With all of the emerging technology transforming manufacturing, supply chain, and logistics, such digitization, 3D printing or additive manufacturing, the Internet of Things, the great move to the cloud, big data, augmented reality, virtual reality, nanobots, and more, another great movement at the core of a lot of these other transformative technologies is enterprise mobility.
But, what does mobility exactly mean?
When you look in the dictionary, you get the following:
|synonyms:||ability to move, movability
|synonyms:||adaptability, flexibility, versatility, adjustability
“mobility in the workforce”
However, we are not referencing this kind of mobility when we are talking about mobility in manufacturing and logistics. We are referencing, enterprise mobility, as defined by TechTarget’s Search Mobile Computing:
Enterprise mobility is the trend toward a shift in work habits, with more employees working out of the office and using mobile devices and cloud services to perform business tasks.
The term refers not only to mobile workers and mobile devices, but also to the mobility of corporate data. An employee may upload a corporate presentation from his or her desktop PC to a cloud storage service, then access it from a personal iPad to show at a client site, for example.
Enterprise mobility can improve employee productivity, but it also creates security risks. Enterprise mobility management products, such as data loss prevention technologies, are available to help IT departments address these risks. A strong acceptable use policy for employees can also contribute to a successful enterprise mobility strategy.
When it comes to enterprise mobility or just mobility in manufacturing, the following insights can be gleaned from PwC’s 18th Annual Global CEO Survey:
As I read this report, something really hits me when it comes to mobility in manufacturing. It’s really the kickstarter to what will be commonplace in the coming years, the Industrial Internet of Things. This is a world where all systems are connected. Where automation happens and is expected in business processes. At Cerasis, we’ve been preaching this for years with our connect services through XML, API, and integration into ERP and WMS systems.
Salesforce.com is a perfect example of enterprise mobility. Like our transportation management system connected to an ERP, allowing manufacturers to have a better pulse on resources shipping in and out, Salesforce.com, with its Lightening Connection can take what used to be a CRM and connect to other systems, like on-boarding systems, shipping quotes for sales orders, to invoicing, and more. This connectivity, and the ability for anyone to access all those systems from one portal on their phone really speeds things up all while reducing errors. Now that’s efficiency!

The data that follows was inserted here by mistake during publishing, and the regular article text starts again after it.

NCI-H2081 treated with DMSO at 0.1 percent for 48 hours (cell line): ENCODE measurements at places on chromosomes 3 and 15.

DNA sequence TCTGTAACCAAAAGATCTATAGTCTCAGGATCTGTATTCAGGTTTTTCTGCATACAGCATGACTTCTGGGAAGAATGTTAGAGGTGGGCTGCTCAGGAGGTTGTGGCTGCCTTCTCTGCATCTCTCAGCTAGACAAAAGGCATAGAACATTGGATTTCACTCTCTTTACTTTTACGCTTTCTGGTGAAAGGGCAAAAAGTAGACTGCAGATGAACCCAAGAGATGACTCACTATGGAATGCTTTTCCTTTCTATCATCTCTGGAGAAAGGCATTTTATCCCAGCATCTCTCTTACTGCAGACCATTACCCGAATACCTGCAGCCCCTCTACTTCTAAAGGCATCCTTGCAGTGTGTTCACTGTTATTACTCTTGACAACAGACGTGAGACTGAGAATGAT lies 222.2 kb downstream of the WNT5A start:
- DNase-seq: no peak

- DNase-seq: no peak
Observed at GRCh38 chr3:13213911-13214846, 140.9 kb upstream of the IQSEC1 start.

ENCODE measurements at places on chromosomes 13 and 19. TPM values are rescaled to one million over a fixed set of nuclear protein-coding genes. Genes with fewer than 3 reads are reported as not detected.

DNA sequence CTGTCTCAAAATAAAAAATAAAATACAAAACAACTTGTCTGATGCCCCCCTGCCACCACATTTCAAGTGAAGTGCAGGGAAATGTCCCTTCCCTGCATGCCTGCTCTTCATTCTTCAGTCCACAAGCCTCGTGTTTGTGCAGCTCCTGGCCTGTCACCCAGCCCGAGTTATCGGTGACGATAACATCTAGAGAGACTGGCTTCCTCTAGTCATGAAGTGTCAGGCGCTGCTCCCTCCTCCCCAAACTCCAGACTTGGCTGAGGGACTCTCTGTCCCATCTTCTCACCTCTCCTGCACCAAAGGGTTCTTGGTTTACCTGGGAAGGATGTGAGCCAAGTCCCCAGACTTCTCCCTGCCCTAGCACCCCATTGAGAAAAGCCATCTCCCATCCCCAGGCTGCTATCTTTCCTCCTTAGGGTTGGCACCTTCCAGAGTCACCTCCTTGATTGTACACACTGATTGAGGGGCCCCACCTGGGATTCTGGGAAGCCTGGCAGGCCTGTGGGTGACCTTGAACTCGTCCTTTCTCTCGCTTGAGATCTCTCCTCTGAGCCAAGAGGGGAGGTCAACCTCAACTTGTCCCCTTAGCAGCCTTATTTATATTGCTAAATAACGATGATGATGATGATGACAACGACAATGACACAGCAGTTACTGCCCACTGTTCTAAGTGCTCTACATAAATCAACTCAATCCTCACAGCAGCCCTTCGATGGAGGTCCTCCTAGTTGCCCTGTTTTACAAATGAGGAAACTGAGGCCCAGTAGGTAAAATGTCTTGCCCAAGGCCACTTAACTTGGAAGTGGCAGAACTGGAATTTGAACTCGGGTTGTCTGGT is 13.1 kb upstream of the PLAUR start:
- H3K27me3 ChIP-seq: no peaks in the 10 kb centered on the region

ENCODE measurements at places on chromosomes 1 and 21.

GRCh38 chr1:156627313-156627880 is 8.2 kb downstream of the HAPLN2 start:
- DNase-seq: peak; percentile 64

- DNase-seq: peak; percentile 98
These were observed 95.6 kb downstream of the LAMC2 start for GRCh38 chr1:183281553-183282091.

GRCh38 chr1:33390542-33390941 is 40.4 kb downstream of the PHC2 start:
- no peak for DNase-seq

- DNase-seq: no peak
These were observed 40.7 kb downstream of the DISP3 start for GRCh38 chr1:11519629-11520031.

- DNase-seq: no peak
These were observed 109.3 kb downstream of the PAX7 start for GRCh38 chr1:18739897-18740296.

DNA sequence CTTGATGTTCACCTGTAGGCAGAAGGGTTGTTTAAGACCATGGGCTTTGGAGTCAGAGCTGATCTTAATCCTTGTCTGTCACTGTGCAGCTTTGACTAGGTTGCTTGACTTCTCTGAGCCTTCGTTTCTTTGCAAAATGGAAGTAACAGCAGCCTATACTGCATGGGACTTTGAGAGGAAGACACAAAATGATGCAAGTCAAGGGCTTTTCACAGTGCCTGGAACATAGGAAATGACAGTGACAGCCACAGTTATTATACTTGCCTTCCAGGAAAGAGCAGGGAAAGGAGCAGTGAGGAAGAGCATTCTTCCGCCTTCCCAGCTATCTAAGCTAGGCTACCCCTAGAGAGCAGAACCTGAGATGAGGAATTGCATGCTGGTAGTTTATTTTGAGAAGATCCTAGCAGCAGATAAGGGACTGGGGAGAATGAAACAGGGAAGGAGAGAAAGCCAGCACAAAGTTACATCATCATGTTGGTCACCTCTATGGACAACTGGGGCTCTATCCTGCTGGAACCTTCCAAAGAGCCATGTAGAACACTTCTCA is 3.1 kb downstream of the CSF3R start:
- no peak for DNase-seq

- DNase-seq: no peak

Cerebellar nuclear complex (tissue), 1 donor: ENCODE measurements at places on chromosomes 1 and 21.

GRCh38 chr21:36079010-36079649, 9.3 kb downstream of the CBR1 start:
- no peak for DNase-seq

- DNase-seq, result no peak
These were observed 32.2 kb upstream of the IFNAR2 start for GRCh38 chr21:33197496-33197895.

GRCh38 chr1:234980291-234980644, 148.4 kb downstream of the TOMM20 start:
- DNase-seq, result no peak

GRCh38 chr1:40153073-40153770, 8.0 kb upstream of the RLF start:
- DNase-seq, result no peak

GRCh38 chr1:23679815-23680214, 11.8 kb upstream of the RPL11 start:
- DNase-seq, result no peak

Yesterday we had an infographic featuring what manufacturing leaders and others do between 8 am to 8 pm to stay successful. It spoke about automation, and enterprise mobility in manufacturing is the driving force of automation.
We have been fortunate to not only know the self-proclaimed “Uber of Manufacturing,” MakeTime, but have also had a guest blog from their founder, Drura Parrish. In that post, he talks about how the future of manufacturing is distributed. Essentially, what they are saying by distributed manufacturing, that much like how you can bring up your mobile smartphone, hit the Uber button, and call a number of cars to meet your demands of where you are and where you want to go, you can simply take a smartphone, upload a digital file, it matches you to CNC shops throughout the United States, and someone can make your designed product. This process is typically more efficiently than the traditional way of either owning your own CNC machine or finding one in your limited geographic area.
Manufacturers whose business models rely on rapid inventory turns, tight production schedules and thin margins are the leading early adopters of mobile technologies for logistics and supply chain coordination. High-tech hardware manufacturers are a case in point, as are many distributors whose business models are shifting to value-added services over pick, pack and ship operations. Such mobility use could also lead to having better communication with customers on the status of shipments, as well as in receiving goods from suppliers. Finally, manufacturers soon will have logistics and supply chain application on their phone that with a touch of a button will call up the rates of carriers, pick the carrier, automated notifications to all parties are sent out to schedule the pick up and notify of that upcoming shipment, with then a GPS application with the driver that sends real-time updates. Essentially, this will allow from incoming goods to creation to shipping, to even reverse logistics, all seamless in the shippers’ hands.
Here is a great infographic about enterprise mobility in manufacturing from xCubeLabs. The infographic showcases the adoption of mobile apps and solutions in the manufacturing industry, on how mobile is impacting every aspect of manufacturing business and help increase efficiency.
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